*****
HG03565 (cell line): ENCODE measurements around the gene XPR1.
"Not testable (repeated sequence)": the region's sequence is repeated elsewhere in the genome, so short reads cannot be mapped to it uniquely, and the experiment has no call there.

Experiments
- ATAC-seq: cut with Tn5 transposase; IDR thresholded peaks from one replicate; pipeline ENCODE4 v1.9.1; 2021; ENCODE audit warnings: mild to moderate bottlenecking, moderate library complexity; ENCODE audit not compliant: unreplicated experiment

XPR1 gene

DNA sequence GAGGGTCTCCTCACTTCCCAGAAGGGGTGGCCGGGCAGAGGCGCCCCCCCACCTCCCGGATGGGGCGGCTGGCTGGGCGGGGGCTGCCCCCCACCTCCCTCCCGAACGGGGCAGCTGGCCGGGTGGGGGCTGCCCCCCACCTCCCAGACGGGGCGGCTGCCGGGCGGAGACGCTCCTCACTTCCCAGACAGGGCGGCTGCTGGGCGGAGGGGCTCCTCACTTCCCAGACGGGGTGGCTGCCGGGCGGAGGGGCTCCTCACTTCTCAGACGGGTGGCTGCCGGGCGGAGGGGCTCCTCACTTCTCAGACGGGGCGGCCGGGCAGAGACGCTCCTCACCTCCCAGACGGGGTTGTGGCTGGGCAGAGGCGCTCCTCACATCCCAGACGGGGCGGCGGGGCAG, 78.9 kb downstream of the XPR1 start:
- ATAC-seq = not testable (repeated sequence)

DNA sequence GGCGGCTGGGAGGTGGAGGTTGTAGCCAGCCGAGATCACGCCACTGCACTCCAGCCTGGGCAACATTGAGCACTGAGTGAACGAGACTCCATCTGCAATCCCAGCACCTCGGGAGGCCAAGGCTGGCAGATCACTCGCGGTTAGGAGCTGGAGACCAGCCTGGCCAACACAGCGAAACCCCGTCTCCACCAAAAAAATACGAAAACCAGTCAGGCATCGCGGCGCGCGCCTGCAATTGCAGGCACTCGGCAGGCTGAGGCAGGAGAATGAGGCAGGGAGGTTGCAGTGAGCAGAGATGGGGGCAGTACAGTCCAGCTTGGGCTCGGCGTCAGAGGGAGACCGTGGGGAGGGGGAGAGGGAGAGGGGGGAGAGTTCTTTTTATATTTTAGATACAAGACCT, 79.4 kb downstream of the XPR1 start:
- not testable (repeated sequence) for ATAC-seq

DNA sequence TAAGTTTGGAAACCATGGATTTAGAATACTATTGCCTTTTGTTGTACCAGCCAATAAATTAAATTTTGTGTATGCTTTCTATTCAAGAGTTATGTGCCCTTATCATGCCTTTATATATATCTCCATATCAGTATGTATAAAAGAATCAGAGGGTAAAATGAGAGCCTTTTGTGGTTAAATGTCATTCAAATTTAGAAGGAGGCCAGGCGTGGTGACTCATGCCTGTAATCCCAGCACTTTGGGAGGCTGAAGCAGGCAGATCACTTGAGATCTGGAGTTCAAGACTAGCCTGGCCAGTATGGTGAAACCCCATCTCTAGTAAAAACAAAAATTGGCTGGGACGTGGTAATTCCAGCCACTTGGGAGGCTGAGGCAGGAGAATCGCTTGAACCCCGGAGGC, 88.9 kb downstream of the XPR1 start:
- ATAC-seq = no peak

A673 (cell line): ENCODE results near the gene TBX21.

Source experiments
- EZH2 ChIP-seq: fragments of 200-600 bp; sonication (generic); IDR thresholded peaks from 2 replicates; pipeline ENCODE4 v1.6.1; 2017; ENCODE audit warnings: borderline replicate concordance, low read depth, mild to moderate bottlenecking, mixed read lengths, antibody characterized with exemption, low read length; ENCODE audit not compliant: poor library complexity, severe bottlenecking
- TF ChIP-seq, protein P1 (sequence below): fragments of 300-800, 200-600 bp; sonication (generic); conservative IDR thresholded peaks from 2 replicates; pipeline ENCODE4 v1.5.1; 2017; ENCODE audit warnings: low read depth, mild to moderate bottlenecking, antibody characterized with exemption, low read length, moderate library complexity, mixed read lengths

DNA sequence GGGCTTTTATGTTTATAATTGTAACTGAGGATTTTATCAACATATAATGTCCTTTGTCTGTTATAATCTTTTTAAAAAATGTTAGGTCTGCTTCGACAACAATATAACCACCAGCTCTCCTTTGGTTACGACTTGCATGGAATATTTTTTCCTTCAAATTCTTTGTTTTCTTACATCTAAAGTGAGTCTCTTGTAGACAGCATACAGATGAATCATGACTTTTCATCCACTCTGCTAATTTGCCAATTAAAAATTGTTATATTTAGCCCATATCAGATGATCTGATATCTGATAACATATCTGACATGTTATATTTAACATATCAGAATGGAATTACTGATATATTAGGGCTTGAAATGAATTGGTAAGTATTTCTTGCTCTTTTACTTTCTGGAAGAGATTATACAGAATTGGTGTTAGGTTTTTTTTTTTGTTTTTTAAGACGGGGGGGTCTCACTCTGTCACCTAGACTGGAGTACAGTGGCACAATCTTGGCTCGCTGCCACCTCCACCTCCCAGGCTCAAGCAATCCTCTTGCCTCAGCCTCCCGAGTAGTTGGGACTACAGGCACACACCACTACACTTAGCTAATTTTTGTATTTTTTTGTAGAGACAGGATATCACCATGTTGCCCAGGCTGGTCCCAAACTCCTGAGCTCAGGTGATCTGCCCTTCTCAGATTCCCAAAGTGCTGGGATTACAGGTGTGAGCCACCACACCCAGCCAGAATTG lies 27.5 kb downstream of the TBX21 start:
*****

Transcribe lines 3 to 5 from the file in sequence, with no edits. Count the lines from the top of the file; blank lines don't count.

Experiments
- ATAC-seq: cut with Tn5 transposase; IDR thresholded peaks from one replicate; pipeline ENCODE4 v1.9.1; 2021; ENCODE audit warnings: mild to moderate bottlenecking, moderate library complexity; ENCODE audit not compliant: unreplicated experiment

XPR1 gene